Next Article in Journal
An Ensemble Decomposition-Based Artificial Intelligence Approach for Daily Streamflow Prediction
Next Article in Special Issue
Estuarine Macrofauna Affects Benthic Biogeochemistry in a Hypertrophic Lagoon
Previous Article in Journal
Statistical Analysis of Extreme Events in Precipitation, Stream Discharge, and Groundwater Head Fluctuation: Distribution, Memory, and Correlation
Previous Article in Special Issue
Contrasting Effects of an Alien Worm on Benthic N Cycling in Muddy and Sandy Sediments
Article Menu
Issue 4 (April) cover image

Export Article

Open AccessArticle

Effects of Drying and Re-Wetting on Litter Decomposition and Nutrient Recycling: A Manipulative Experiment

1
Department of Chemistry, Life Sciences and Environmental Sustainability, University of Parma, 43124 Parma, Italy
2
Marine Research Institute, University of Klaipeda, 92294 Klaipeda, Lithuania
3
Institute for Electromagnetic Sensing of the Environment, National Research Council, 20133 Milan, Italy
*
Author to whom correspondence should be addressed.
Water 2019, 11(4), 708; https://doi.org/10.3390/w11040708
Received: 4 February 2019 / Revised: 31 March 2019 / Accepted: 3 April 2019 / Published: 5 April 2019
(This article belongs to the Special Issue The Role of Macrobiota in Aquatic Nutrient Cycling)
  |  
PDF [2321 KB, uploaded 18 April 2019]
  |  

Abstract

Climate change and water abstraction may change stream flow from perennial into intermittent lotic systems, modifying their abiotic and biotic benthic environment and impacting ecosystem processes such as nutrient turnover. We conducted a microcosm experiment to investigate the interactive effect of water intermittency, macrofauna and leaf size (Populus nigra leaves) on nutrient mineralization and recycling. Leaf disks (1 or 5 cm diameter) were incubated for 40 days with or without the leaf-consumer, Potamophylax cingulatus larvae (Trichoptera, Limnephilidae) and with or without an intervening, 10-days simulation of stream drying and subsequent rewetting. Nutrient fluxes, residual leaf biomass and leaf elemental composition were measured to evaluate how intermittency, macrofauna and leaf size affect organic matter mineralization rates and stoichiometry. Results suggest that drying slows decomposition rates, impacting both the microbial and setting to zero macrofauna activities. The presence of macrofauna increases mineralization and nutrient (C, N and P) regeneration rates. Our findings also suggest that leaf disks with higher diameter display higher microbial activity and NH4+ regeneration. During the experiment, the C:N:P ratios of residual litter changed, as the leaf material became enriched with N and P. Our study suggests that increasingly frequent dry events might slow mineralization rates and downstream nutrient transport. View Full-Text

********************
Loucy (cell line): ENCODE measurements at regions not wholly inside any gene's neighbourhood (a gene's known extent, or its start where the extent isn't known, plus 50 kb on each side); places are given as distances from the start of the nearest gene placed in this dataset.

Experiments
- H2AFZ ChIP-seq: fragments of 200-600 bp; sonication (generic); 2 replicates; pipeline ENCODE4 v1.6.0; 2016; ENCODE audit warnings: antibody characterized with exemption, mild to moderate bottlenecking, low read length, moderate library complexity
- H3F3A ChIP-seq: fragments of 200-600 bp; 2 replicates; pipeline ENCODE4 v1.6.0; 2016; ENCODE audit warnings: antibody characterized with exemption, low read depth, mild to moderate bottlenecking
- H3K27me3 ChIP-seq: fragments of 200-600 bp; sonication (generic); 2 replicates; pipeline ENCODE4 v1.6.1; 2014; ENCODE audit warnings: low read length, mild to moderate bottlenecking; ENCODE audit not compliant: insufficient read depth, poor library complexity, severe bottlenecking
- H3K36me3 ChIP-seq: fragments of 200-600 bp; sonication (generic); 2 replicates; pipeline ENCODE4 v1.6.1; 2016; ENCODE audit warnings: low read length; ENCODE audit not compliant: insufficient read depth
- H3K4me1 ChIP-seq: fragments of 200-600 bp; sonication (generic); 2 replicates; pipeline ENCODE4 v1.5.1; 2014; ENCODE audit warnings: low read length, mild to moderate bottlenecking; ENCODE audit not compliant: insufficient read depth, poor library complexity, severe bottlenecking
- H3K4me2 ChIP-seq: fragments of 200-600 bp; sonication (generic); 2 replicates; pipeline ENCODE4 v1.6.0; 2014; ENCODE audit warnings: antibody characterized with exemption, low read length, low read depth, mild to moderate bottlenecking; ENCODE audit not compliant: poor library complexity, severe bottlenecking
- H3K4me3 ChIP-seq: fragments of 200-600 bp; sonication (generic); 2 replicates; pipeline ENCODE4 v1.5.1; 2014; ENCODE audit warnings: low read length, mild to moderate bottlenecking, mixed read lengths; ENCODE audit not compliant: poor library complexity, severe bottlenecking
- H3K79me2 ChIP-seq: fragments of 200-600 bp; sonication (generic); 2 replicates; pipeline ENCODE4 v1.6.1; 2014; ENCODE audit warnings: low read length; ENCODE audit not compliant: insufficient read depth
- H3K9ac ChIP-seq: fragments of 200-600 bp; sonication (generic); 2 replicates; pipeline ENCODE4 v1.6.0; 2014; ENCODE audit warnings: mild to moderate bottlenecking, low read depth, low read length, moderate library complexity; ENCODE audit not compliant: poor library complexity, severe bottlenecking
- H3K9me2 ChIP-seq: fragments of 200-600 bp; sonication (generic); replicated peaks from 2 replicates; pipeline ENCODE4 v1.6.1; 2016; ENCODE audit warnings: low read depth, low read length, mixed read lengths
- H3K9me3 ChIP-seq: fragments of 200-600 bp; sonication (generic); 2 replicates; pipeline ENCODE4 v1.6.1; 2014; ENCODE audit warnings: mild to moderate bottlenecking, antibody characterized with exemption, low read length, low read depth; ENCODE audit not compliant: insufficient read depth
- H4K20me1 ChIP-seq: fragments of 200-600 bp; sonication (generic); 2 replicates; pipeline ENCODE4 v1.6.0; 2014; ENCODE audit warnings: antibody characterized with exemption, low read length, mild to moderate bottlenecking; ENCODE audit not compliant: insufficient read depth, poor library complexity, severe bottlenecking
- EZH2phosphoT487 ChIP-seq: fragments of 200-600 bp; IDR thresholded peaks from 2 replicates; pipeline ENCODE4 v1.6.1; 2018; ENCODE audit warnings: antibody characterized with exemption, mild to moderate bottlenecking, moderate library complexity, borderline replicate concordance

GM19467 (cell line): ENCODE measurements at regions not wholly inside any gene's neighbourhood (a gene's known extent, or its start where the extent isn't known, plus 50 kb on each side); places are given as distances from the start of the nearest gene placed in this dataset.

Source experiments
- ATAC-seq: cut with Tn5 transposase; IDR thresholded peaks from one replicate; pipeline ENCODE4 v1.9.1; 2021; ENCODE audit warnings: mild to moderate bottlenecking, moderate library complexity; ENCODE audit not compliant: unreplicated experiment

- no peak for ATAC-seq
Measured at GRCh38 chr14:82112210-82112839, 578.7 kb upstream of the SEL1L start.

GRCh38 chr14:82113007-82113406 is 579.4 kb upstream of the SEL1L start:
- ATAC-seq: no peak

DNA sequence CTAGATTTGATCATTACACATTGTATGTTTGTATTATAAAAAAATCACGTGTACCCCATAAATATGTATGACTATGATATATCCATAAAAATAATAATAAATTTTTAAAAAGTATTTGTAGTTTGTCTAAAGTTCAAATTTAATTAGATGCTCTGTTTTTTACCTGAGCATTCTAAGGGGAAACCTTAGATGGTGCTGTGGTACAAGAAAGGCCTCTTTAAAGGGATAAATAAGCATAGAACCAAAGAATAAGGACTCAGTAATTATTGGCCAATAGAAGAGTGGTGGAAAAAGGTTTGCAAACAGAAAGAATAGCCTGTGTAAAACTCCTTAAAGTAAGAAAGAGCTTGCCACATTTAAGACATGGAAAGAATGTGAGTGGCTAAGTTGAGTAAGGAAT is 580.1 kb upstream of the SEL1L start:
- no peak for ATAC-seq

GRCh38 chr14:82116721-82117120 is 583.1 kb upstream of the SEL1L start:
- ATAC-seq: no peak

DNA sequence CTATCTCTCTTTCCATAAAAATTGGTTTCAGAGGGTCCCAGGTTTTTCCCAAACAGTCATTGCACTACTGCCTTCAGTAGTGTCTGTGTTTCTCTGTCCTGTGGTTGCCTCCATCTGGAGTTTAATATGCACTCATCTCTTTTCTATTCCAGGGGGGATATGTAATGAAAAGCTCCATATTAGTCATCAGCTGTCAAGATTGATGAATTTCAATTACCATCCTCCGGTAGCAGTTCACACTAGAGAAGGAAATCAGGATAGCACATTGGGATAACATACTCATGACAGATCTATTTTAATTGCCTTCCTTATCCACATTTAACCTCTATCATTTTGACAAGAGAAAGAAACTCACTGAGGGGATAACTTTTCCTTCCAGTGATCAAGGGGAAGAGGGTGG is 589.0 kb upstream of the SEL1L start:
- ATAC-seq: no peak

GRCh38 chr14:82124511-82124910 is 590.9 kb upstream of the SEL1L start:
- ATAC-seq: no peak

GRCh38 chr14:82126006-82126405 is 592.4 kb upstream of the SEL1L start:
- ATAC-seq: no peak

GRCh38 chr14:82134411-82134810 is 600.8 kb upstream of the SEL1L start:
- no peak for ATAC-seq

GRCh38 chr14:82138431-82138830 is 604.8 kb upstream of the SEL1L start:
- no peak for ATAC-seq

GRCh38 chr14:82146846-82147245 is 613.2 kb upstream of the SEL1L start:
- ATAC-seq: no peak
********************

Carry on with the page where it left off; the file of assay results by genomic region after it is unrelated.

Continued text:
Keywords: hydrologic intermittency; macrofauna; leaf size; mineralization; elemental composition; nutrient fluxes hydrologic intermittency; macrofauna; leaf size; mineralization; elemental composition; nutrient fluxes
Figures

Figure 1

This is an open access article distributed under the Creative Commons Attribution License which permits unrestricted use, distribution, and reproduction in any medium, provided the original work is properly cited (CC BY 4.0).

Supplementary material

SciFeed

Share & Cite This Article

MDPI and ACS Style

Palmia, B.; Bartoli, M.; Laini, A.; Bolpagni, R.; Ferrari, C.; Viaroli, P. Effects of Drying and Re-Wetting on Litter Decomposition and Nutrient Recycling: A Manipulative Experiment. Water 2019, 11, 708.

Show more citation formats Show less citations formats

Note that from the first issue of 2016, MDPI journals use article numbers instead of page numbers. See further details here.

Related Articles

Article Metrics

Article Access Statistics

1

Comments

[Return to top]
Water EISSN 2073-4441 Published by MDPI AG, Basel, Switzerland RSS E-Mail Table of Contents Alert
Back to Top